Why is most copywriting in Israel so dismal?

I don't know. That's the long and the short of it. Before I post my rapturous report on British copywriting, I'll treat you to a few examples of dismal local stuff:

1. Executive Suites?
On the site of Rishon LeZion's old central bus station, a few towers are being erected. Presumably, the ground floor is earmarked for business, while the remaining floors are residential. The building company, Tzarfati-Central , has been advertising in the local papers (Gal Gefen etc) for weeks.
Since I'm a compulsive reader of ads and marketing blurb, I read the ad attentively, though I'm really not looking for a flat.
The title, above the graphic representation of the future residential tower, says:

דירות מנהלים יוקרתיות
בנות 2.5 חדרים
במרכז ראשון לציון

[Literally: Prestigious Executive Apartments
of 2.5 rooms
in the center of Rishon LeZion]

The text at the bottom goes on to describe the perfect, prestigious 2.5 room "dirat menahalim".
I couldn't help but wonder: Who is this ad aiming at? Who's the target audience? What on earth kind of menahalim would want or need a two-and-a-half room flat in the old center of Rishon?
What is a "dirat menahalim", anyway? An executive apartment? I walk past the building site several times a week. The tower is currently 15 storeys high and counting, with four apartments per floor. Does Rishon really have dozens of "executives", or managers, who don't have where to stay the night, who can't travel back to their homes in far-away West Rishon, or Rehovot, or maybe even as far north as Tel Aviv, and need a special flat?... Or is dirat menahalim a euphemism for an apartment for one's mistress?... Or a place to hold meetings? I was totally mystified.

Well, I guess Tzarfati-Central aren't as dumb as I thought. They realized something was wrong with their ad. Maybe no executive picked up the phone…
Within a short time, the heading of the ad was changed, to read:

2.5 במרכז העיר. מושלם לכולם.
[I.e.: 2.5 in the center of town. Perfect for everyone.]
And underneath:
מתחם המגורים צרפתי סנטרל מציג בפניכם את הדירה המושלמת: דירת 2.5 חדרים שתתאים לכל שלב בחיים.
[Literally: the Tzarfati Central residential complex is introducing the perfect apartment: a 2.5 room apt that's suitable for every stage of your life.]

Guys, Tzarfati-Central, did you think this out carefully? Who buys brand-new 2.5 room flats these days, except pensioners going into a seniors' residence?.. Suitable for every stage in life? That's spreading it a bit thick…
Oh well. Why do I bother.

Dismal copywriting, Part II

Banks and insurance companies have plenty of resources. Big advertising budgets. They spend a fortune on ads. They nonetheless often come up with the most lackluster copy. But what happens when they want the ad to run also in the English language press?...

Years ago, when I worked for Bank HaPoalim's International PR department, my boss and I took copywriting very seriously. The department employed English-language copywriters and marketing writers. Or if the advertising agency provided an English version of an ad, my boss Sharon Gefen and I pored over it, agonized over the wording, and produced reasonably good stuff.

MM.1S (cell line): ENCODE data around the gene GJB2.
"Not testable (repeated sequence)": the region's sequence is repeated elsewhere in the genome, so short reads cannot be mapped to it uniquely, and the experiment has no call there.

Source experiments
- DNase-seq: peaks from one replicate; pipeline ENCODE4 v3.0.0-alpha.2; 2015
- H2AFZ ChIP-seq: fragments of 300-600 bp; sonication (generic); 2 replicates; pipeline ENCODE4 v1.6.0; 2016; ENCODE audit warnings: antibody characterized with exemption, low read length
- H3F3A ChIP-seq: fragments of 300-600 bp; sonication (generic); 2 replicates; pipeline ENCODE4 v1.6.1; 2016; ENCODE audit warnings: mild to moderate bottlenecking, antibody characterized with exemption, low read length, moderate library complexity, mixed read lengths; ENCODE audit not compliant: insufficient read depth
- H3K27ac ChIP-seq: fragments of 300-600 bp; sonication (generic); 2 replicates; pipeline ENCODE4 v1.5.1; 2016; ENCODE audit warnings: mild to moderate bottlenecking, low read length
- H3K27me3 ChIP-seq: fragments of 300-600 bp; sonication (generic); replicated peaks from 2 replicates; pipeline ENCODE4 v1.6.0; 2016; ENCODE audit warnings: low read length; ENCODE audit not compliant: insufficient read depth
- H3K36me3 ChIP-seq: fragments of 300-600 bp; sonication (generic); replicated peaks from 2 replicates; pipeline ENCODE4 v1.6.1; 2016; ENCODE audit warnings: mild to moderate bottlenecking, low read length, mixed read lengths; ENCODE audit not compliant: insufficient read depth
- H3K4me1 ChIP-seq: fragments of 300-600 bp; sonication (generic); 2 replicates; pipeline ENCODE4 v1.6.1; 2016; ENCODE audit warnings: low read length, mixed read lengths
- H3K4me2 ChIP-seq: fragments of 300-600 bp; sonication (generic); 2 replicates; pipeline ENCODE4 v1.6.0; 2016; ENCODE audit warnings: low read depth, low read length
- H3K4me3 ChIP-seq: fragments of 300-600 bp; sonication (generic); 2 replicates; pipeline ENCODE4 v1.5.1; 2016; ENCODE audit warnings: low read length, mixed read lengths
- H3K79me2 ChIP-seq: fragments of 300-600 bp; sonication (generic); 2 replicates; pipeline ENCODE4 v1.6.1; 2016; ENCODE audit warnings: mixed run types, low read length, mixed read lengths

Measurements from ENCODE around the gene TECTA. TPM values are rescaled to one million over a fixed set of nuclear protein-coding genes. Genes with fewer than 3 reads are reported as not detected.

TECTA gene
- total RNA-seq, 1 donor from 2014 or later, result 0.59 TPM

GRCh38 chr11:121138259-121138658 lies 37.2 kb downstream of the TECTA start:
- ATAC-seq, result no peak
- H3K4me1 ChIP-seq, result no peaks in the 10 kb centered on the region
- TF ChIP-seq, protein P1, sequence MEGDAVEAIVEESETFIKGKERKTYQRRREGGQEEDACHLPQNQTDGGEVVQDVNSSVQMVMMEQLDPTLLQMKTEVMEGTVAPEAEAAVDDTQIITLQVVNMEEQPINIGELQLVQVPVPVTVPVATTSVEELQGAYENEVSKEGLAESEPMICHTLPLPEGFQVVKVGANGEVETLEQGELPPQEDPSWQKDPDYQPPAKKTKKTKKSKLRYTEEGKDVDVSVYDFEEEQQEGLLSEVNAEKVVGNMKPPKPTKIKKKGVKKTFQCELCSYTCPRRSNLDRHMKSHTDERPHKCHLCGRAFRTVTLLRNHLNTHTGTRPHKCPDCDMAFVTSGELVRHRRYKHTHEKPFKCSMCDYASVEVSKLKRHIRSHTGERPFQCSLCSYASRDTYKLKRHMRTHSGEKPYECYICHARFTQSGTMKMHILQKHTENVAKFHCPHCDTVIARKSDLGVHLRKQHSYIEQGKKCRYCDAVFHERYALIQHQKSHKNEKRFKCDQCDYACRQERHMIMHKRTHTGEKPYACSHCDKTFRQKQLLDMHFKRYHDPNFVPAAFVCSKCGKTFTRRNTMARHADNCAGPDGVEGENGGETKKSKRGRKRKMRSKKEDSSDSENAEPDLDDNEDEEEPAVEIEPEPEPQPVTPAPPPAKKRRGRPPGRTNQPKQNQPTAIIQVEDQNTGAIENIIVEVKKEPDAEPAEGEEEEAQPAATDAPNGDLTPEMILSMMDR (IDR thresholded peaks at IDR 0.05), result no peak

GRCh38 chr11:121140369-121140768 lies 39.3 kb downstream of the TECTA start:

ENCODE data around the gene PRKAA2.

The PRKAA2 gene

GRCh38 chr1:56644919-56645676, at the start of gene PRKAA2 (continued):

I don't know what Bank HaPoalim's practices are these days. But I saw the English version of their most recent ad before I saw the Hebrew. Once again, I flinched.
The huge ad, which appears in the Jerusalem Post and god knows where else, must have cost a fortune. (I don’t suppose the J. Post advertising department would tell me, if I called to ask how much.) The copy reads: Your money works for sure.


I can't blame the English translator. Unfortunately, I recently happened to find out how the J. Post translates at least some of the ads it carries: it gets the Hebrew version from the client, and pays some poor sod who does not insist on decent wages to translate the ad. The poor translator (who will remain poor if he/she continues to work for such abysmal rates) is given about 10 minutes in which to translate and send the stuff back to the draconian person in charge, who is likely to complain "what took you so long???"

As I studied those five words, "your money works for sure", I tried to do a back-translation and guess what the Hebrew was. Turns out is was just as lame as I thought:
הכסף שלך עובד בטוח

The ad was created by Gitam BBDO. I am sure their services don't come cheap. I know Israel has smart and creative copywriters, both in Hebrew and in English. So how come the agency can't come up with brilliant copy?...

Enough kvetching for one day. Next: Examples of British copywriting.


N K said...

Your item re the Rishon apt bldng reminded me of my husband's comment years ago, when "dirot pe'er" started to appear in ads and signs. He used to say that "dirot pe'er" meant that they stuff the holes w/ Ha'Aretz vs. "Yediot" for regular apts. It was clear from the locations and bldings going up that these were no "luxury apts".


Nina Rimon Davis said...


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